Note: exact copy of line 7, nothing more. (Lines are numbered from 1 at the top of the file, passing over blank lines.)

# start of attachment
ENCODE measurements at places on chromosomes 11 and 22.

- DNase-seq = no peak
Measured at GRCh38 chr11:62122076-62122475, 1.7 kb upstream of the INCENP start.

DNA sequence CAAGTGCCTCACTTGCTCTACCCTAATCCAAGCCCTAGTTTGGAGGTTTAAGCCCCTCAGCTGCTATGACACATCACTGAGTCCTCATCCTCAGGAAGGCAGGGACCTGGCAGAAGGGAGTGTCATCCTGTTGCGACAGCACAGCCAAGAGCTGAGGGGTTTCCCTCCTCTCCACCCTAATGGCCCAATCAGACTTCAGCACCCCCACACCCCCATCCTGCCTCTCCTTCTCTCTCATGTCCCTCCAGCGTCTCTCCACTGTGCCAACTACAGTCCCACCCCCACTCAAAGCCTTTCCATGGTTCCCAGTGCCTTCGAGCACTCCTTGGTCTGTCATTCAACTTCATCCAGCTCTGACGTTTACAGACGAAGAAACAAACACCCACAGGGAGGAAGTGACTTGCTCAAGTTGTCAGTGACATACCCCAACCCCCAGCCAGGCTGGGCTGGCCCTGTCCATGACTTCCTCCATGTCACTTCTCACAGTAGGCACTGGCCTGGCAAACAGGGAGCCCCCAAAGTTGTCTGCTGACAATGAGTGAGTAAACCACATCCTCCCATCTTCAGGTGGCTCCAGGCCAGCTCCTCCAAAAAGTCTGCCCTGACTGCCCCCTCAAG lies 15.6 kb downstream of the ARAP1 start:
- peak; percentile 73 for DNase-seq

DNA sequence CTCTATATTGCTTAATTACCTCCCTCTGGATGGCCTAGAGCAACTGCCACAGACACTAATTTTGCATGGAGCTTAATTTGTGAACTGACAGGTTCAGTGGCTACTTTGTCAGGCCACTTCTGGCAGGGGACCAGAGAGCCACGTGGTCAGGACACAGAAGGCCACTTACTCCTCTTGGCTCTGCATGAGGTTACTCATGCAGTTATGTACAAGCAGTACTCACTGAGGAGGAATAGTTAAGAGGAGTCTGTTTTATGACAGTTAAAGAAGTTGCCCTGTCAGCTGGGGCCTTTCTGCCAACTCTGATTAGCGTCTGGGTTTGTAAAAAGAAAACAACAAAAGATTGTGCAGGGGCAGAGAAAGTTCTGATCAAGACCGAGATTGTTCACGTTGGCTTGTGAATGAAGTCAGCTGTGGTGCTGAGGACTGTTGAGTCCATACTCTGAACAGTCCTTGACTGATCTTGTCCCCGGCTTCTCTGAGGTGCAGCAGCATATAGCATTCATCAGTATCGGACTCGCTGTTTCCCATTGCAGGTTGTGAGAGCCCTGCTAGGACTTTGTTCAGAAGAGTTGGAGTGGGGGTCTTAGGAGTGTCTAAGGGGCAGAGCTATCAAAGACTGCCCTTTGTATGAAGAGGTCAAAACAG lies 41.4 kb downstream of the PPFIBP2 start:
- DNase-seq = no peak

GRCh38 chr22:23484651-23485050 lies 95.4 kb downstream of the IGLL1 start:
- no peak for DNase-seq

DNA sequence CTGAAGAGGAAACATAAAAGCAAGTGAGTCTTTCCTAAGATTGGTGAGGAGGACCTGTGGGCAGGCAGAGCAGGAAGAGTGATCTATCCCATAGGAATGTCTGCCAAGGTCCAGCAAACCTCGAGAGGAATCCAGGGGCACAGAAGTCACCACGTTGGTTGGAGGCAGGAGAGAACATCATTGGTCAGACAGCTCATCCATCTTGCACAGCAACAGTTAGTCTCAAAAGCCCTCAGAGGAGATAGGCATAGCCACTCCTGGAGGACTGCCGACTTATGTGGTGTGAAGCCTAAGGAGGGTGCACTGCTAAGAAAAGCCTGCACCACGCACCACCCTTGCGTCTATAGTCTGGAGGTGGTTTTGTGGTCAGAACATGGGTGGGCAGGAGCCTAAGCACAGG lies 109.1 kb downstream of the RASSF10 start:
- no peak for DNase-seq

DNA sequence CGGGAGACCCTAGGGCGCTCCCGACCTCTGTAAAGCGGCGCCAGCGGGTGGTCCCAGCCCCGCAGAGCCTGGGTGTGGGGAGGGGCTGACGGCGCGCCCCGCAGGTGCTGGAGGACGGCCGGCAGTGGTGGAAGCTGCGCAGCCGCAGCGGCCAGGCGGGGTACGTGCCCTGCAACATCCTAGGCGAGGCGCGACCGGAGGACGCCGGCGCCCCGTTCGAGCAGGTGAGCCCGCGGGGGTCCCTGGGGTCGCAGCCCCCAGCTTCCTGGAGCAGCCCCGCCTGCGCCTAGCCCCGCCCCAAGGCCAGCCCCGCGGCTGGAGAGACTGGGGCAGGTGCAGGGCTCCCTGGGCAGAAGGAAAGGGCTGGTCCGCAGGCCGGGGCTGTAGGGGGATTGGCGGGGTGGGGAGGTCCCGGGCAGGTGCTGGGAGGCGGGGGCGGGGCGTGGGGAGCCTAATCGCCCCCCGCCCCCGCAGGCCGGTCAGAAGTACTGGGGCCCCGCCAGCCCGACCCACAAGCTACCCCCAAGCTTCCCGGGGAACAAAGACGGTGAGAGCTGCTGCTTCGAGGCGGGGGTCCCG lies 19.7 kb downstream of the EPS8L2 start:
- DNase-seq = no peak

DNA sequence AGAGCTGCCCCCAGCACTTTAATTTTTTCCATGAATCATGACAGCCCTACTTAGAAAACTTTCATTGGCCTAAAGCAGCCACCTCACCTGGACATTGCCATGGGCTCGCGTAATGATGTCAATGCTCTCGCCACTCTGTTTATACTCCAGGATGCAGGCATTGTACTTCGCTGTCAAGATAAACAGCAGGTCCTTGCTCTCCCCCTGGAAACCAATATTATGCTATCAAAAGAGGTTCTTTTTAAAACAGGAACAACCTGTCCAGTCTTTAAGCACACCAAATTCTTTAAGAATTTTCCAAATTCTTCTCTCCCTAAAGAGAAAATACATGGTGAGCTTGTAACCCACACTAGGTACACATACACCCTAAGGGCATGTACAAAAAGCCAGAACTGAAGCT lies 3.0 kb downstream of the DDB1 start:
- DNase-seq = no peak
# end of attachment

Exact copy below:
- DNase-seq = no peak